Tuesday, August 22, 2006

rugger buggers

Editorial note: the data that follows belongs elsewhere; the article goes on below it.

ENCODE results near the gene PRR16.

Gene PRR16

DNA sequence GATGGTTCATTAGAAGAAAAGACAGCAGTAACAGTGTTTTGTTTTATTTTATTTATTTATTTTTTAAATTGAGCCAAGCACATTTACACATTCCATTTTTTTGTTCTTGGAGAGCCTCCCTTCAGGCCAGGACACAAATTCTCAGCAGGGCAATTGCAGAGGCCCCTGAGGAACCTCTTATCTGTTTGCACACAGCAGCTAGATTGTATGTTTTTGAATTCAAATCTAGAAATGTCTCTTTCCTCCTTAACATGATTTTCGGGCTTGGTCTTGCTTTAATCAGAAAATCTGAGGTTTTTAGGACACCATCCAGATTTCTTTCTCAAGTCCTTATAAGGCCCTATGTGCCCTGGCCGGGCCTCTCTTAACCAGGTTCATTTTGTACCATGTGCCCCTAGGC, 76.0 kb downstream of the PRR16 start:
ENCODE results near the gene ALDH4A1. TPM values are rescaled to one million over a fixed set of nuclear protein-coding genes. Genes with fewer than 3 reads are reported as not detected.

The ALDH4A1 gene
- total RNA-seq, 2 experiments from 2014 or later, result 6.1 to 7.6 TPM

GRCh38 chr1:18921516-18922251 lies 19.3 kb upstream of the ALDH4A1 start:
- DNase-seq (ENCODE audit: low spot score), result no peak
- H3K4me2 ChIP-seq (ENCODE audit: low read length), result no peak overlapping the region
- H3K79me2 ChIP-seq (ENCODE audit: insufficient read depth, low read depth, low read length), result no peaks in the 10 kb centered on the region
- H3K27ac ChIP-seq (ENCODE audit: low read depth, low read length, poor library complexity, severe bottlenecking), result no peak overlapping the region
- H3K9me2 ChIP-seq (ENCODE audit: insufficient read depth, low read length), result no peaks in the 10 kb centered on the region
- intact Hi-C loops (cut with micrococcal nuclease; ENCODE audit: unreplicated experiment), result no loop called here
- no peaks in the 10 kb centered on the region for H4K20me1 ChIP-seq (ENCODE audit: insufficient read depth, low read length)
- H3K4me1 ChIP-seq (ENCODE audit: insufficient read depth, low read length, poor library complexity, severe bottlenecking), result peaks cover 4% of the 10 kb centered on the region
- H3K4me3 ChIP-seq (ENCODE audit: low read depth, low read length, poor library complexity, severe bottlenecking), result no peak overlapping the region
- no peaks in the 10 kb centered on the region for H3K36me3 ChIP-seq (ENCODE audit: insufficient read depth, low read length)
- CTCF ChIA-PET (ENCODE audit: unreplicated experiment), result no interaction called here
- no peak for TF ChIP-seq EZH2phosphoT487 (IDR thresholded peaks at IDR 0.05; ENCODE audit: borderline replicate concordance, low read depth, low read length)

Was idling yesterday afternoon on the rank at Chifley Plaza - where stands an enormous cut-out of Our Ben, shot full of holes as his dream of a light on the hill - or maybe just rusting - when a giant of man came out of the government building that stands there. He had an aura and he was looking around as if he expected to be recognised. Jesus, I thought, it's Phil Kearns! And it was. Unfortunately - or perhaps not - I was one back from point, so he took the cab in front of me. Seconds later, another rugby player, as I thought, climbed into the front seat of mine. An expensive suit, a loud tie, the build of a 2nd five eighth, as they used to be known, rather than a front row forward. Going to Randwick. I asked him which way he wanted to go, because it was rush hour and it pays, literally, to implicate the fare in the chosen route, especially if you're likely to end up stuck in traffic together. He didn't mind. He wasn't au fait with Sydney traffic, he said, since, these days, he lived in Rome. What took you to Rome? I asked. I'm the Australian ambassador there, he said. You don't look old enough, I offered. I'm 52, he replied. What do you say to an ambassador? I wanted to ask him how he got the gig but it seemed too much like effrontery. I wanted to ask him about what a National Party staffer told me last week, that John Howard has a near perfect understanding of the dark underbelly of the Australian psyche. I would have liked to have heard a bit more about the fallout from the Andreotti affair that Peter Robb wrote about in Midnight in Sicily ... we talked of other things. Going up Oxford Street, his palm pilot rang with one of those old fashioned black telephone off at the hook rings. There was a brief discussion about the appointment of an honorary consul somewhere then we went back to talking about this and that. Via the Italian-Australian match at the (soccer) World Cup, we got on to rugby. Yep, I was right, he'd been a player. Knew his stuff. He said the Aussies can't win the (rugby) World Cup next year because their forwards are too young and their backs too old. But that the All Blacks will have to watch out for the French. You only want to play the French once, he said. When he got out in St. Marks Road, there was an odd hesitation between us. I had the sense that there were things he would have liked to ask me as well. But I'll never know what they were. Meanwhile, Phil Kearns was halfway to Mosman, driven by a perhaps oblivious, dour Pakistani with jihad pamphlets in his glove box.